Fashion design
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‘In Remembrance Of’ AW13 by Kamonnart Ongwandee

























 

Isn’t it amazing how we change our attitude towards wrinkles?
We used to say, “I don’t like that fabric because it wrinkles.”
Now we say, “Look at the wonderful wrinkles!”






















‘IN REMEMBRANCE OF’ AW13

A Graduate Collection by Kamonnart Ongwandee

The graduate project ‘In Remembrance Of’ Autumn/Winter 2013, is what started as a research of Kamonnart’s interest in zen buddhism and Japanese aesthetics. Having read and researched a lot of Japanese aesthetics philosophy, she was mesmerized by the beauty of the Japanese ritual about death in Departures, The 2008 Japanese drama film by Yōjirō Takita.Showing conflicting concepts of what we know, Instead of grieving and being sad, the story gradually pointed us towards grace and beauty in death and transience, and finally inspired her to explore the possibilities to translate this concept into everyday object like clothes. A more immediate goal is to make zen philosophy more into our everyday life.

The collection tells the story in similar themes, all about the beauty of transience, through different textile surfaces. Changing from dark to light, The first looks convey the concept of aging and death in black&white, and In the end the clothes became grey and white, with white-on-white surfaces.

The textile is intended for telling story itself. Each pieces are produced by part-human, part-machine. However, The development of fabric is based on creating embroidery without sewing, as it is the designer’s weak point. Thus, Kamonnart has produced numbers of textural surfaces by experimenting various textile techniques. Needle felting and wet felting is interpreted in a new and contemporary way, a technique Kamonnart developed in her studio. She has used a wool yarn, felted on to the mohair and cashmere. Silk fabric are wrinkled and literally burned to create a gradational design that makes it look as if it was always changing. Some textile has a devoré surface combined with a transfer printing. Or, It is dyed and then treated by hand-burning using heat dryer and hot press to achieve the wonderful iridescent look.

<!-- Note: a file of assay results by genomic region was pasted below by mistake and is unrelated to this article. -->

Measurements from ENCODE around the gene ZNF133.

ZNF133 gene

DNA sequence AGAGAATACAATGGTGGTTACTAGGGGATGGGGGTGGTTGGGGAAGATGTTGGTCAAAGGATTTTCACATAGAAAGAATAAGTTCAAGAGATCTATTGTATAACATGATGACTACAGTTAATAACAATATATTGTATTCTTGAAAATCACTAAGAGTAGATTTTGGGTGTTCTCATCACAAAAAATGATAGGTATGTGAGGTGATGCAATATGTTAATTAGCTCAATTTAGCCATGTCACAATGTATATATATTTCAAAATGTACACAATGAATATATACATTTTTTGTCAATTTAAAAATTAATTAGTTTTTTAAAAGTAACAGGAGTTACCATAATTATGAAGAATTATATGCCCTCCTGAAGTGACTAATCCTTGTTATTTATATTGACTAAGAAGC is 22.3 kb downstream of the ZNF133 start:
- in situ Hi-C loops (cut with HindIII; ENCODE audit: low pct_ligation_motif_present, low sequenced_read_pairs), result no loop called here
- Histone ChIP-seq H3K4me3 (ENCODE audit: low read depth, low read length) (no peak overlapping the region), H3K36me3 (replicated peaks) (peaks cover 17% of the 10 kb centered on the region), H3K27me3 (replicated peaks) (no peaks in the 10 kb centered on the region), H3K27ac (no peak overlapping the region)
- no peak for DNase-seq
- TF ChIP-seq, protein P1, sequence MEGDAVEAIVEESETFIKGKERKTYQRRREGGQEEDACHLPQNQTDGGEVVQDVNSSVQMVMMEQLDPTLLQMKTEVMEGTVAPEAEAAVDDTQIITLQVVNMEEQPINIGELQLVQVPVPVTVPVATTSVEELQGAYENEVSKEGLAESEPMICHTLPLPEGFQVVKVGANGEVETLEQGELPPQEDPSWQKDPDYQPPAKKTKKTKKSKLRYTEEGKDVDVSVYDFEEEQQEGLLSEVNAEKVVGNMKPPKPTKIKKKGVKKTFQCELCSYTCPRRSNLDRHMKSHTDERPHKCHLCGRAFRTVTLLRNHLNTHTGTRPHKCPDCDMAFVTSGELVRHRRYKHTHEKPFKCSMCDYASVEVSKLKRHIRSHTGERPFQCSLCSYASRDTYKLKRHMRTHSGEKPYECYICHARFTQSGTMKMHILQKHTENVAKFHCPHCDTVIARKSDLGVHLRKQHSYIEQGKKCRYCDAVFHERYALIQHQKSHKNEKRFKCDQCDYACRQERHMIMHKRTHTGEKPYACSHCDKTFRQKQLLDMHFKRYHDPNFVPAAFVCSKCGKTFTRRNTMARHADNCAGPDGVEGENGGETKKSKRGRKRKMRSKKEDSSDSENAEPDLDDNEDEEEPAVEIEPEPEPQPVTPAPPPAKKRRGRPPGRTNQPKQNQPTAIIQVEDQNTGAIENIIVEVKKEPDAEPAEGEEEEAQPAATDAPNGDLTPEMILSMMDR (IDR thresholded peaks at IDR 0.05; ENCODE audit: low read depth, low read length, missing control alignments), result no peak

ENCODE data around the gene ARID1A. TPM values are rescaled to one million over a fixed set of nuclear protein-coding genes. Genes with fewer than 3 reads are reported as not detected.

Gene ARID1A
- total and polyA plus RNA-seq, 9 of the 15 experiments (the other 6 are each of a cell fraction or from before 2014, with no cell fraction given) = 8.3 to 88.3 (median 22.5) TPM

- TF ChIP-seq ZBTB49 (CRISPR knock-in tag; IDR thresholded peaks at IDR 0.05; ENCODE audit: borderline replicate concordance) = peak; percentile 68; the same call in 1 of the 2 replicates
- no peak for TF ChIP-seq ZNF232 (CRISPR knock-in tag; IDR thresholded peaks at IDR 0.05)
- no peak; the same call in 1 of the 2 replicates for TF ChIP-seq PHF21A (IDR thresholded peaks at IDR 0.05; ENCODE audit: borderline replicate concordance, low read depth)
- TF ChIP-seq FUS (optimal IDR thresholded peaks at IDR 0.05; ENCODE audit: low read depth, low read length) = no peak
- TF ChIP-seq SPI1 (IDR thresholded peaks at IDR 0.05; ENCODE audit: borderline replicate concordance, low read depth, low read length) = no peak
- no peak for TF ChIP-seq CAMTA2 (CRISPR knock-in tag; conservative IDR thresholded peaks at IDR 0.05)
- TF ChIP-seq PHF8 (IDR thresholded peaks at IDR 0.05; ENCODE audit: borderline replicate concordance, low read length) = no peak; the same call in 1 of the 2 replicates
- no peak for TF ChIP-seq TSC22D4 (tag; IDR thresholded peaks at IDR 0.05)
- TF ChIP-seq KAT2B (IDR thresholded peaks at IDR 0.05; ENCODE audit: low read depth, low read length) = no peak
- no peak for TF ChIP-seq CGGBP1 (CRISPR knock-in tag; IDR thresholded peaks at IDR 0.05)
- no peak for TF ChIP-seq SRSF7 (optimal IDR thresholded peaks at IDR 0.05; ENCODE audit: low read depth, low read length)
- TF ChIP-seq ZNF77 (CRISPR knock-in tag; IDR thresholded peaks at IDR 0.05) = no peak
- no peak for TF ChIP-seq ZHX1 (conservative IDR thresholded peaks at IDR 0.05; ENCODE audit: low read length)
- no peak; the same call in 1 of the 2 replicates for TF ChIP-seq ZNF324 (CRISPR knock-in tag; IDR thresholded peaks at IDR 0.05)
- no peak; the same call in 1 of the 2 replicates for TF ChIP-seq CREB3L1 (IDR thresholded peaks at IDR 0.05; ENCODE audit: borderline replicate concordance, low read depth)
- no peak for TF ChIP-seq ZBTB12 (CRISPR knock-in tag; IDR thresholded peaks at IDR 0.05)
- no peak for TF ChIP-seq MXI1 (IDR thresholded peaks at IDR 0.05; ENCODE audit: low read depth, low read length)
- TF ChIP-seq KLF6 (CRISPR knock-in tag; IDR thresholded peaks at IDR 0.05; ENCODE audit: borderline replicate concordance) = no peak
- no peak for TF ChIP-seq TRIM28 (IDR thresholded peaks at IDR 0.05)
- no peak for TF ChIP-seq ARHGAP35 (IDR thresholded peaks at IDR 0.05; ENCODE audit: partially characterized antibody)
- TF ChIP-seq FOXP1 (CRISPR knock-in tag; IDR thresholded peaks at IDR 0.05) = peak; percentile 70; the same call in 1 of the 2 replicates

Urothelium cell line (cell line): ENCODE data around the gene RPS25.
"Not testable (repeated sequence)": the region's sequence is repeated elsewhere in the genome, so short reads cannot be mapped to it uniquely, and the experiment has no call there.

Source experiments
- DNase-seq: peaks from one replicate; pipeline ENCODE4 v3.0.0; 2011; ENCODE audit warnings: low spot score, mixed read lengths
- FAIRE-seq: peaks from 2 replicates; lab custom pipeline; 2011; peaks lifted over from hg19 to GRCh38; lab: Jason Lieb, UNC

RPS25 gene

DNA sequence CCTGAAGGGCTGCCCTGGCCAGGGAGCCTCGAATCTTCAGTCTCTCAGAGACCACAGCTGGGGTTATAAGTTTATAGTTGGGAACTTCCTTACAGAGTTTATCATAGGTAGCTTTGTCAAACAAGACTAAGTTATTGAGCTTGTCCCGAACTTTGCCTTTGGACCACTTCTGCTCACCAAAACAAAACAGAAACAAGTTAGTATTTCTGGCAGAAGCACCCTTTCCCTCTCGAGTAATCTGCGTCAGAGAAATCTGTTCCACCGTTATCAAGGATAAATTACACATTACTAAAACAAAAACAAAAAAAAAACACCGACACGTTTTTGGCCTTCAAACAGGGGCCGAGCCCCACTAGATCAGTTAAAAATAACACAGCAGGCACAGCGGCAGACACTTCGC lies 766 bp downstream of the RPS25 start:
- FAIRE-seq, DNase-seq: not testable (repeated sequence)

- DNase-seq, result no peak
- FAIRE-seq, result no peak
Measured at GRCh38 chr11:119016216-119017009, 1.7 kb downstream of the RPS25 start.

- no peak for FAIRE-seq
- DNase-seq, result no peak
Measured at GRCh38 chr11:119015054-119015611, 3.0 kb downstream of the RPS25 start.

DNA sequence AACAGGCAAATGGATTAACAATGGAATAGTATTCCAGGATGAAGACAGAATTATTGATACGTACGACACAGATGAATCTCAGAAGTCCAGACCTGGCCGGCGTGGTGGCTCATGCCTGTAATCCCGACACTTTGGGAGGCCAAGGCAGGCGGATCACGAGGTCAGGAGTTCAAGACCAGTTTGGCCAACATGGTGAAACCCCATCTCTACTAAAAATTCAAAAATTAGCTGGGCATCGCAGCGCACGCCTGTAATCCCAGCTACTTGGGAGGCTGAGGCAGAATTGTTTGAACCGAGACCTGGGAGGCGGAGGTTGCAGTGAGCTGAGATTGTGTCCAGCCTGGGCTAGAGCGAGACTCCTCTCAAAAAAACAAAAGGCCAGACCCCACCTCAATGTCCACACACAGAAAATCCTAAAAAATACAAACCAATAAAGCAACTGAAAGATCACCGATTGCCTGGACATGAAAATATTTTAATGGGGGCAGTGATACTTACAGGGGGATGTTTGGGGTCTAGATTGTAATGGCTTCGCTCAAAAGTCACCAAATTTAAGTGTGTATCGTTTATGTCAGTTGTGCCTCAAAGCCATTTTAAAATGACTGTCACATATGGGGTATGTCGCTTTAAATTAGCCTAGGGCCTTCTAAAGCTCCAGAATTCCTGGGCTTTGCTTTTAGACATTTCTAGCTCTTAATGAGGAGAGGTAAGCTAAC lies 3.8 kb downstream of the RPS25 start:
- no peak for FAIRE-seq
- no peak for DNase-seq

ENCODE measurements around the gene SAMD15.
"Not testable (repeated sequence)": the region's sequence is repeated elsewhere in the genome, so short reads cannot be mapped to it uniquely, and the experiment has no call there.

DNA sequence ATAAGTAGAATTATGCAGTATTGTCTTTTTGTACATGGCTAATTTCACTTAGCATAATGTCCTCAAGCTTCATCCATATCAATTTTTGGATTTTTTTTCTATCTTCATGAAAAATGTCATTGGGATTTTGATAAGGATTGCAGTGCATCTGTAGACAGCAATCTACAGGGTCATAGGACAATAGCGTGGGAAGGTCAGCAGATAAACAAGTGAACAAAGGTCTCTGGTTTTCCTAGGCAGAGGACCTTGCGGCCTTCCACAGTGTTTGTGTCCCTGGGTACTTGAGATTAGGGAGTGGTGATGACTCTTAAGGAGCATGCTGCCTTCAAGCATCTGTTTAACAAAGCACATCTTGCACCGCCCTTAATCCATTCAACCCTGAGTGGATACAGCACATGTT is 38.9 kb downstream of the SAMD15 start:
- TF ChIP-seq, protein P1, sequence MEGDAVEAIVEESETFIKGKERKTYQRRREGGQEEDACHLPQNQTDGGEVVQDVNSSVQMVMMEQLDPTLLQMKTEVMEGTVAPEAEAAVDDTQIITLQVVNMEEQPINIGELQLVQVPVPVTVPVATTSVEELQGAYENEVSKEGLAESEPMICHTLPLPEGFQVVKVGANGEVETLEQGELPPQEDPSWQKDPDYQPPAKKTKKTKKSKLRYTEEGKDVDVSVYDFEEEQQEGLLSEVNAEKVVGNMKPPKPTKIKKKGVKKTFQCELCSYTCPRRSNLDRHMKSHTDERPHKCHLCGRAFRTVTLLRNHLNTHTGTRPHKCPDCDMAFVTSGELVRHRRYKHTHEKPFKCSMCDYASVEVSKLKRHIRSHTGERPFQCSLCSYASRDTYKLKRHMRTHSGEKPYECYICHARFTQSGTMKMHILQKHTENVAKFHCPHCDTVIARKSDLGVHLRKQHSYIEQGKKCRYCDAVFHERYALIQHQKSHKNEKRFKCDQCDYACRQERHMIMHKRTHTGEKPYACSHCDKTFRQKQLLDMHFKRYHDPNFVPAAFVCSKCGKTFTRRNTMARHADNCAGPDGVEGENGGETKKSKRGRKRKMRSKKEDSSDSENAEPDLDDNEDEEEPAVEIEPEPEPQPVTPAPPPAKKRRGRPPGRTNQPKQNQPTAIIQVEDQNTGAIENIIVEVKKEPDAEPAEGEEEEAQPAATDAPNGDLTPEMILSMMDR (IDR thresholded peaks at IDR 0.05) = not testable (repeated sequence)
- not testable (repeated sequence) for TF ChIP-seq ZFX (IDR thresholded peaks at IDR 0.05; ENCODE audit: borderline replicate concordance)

With an awareness of ecological issues and Thailand’s very rich textile tradition, Kamonnart also engaged in particular the use of Thai silk, which create a wonderful translucent surface. Some silk fabrics in the collection has been embossed using a hot press, and given a beautiful textured finish to give a fresh, unique look and feel to the traditional textile. Besides, Transfer printing on silk is seen as a good example of an ecologically sound process because it eliminates the need for screens and the fixing of dyes, the part-printed textile catches the light in a subtle and beautiful way as well.

Using those developments in fabrics on classic, minimal western silhouettes, Kamonnart creates a piece of art that people can wear in everyday life but with god in the details. The overall collection demonstrates a sensitivity to both western and oriental cultures and brings the aesthetics from both worlds together while communicating a message about the fragile nature of our life.

“In experimenting with fabric, the possibilities are unlimited and the results are always unique. The end product is always a surprise.
You can never imagine what you will achieve, because the techniques added dimension and texture to fabric, giving it an entirely new appearance. It is the beginning of the most fun creativity you can imagine.”

“My inspiration comes from a variety of sources, frequently from the natural world, both concrete and abstract. The experiment with fabric was real fun. However, the problem I faced in the project was, Needle felting by hand can create great variety in relief surface and forms, but is time-consuming and therefore expensive.”

Words: Courtesy of Kamonnart Ongwandee
Photography: Kamonnart Ongwandee, Varunyoo Thongdee, Tada Hengsapkul, Kriengkrai Hoonjang
Thank you Jetsada Reungsangsilp, Sasithorn Premchit, Pattharawan Sooksawee